How long does it take you to write a sentence? Or a paragraph?
If you’re like me, you start writing a sentence, pause after a few words, stare at your computer without typing, write a few more words, pause, look around, write a few more words, pause, write, pause, write. Five minutes later, you finally finish writing that one sentence, but then you have to re-read the sentence you just typed and edit it for mistakes for another five minutes.
Perhaps there’s a way to write faster, with more joy and fewer pauses.
Stefon Harris is a celebrated jazz vibrophonist (the vibrophone is an instrument similar to the xylophone). The Los Angeles Times called him “one of the most important young artists in jazz.” In 2011, Stefon Harris spoke at TED:
Every “mistake” is an opportunity in jazz…. The only mistake lies in not being able to perceive what someone else did.
What if you approached your writing that way? Rather than treating every mistake as something that immediately requires fixing, what if you treated it as an opportunity? As a chance to explore what your stories are saying to you?
Don’t Bully Your Stories
It’s not about bullying my vision…. It’s about being here in the moment, accepting one another and allowing creativity to flow.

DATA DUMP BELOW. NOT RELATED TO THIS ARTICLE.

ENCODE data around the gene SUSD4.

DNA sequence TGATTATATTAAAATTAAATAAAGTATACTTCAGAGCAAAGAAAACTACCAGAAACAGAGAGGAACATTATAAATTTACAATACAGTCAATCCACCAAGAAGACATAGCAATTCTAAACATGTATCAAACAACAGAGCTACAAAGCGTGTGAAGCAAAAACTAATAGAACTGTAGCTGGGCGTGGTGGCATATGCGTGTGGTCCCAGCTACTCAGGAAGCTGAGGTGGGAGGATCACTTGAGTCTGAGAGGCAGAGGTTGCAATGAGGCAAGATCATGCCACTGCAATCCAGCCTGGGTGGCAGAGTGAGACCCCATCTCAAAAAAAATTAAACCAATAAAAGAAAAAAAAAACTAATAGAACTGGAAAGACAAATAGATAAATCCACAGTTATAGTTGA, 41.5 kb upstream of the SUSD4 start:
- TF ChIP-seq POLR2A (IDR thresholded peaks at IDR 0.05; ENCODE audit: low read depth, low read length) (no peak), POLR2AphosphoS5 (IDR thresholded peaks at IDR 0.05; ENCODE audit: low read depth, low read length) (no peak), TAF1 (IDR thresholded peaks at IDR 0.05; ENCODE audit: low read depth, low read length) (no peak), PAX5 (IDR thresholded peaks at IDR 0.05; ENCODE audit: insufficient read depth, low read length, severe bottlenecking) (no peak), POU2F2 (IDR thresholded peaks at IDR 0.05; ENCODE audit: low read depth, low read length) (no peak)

I often try to bully my stories into shape, to make them tell the story I want them to tell, to make them sound the way I want them to sound.
It doesn’t work like that. “Stories tell you what they are,” says Andrew Stanton.
When you bully your stories, they have a tendency to stop wanting to hang out with you. (share that on Twitter?)
If I really want the music to go there, the best way for me to do it is to listen. If I want the music to get to a certain level of intensity, the first step for me is to be patient, to listen to what’s going on and pull from something that’s going on around me.
Listen to your story. What is it saying to you? Which direction does it want to go? Not you, the story. Ask it. Then be patient, wait, stare off into space if you have to, just listen. Your story will tell you what to do.
Isn’t this a better way to write, like jazz. Isn’t this preferable to wrestling your stories down so you can steal their lunch money?
This is partnership. This is co-creating. This is breathing.
As Harris says:
[The bandstand] is really a sacred space. And one of the things that is sacred about it is that you have no opportunity to think about the future, or the past. You are alive right here in this moment.
What if you wrote like that? Alive.
What do you think? How do you write with your stories instead of against them?
Free write. Listen to your story and write for fifteen minutes.
When you’re finished, post your practice in the comments section. And if you post, be sure to leave feedback on a few practices by other writers.
Enjoy your writing time today.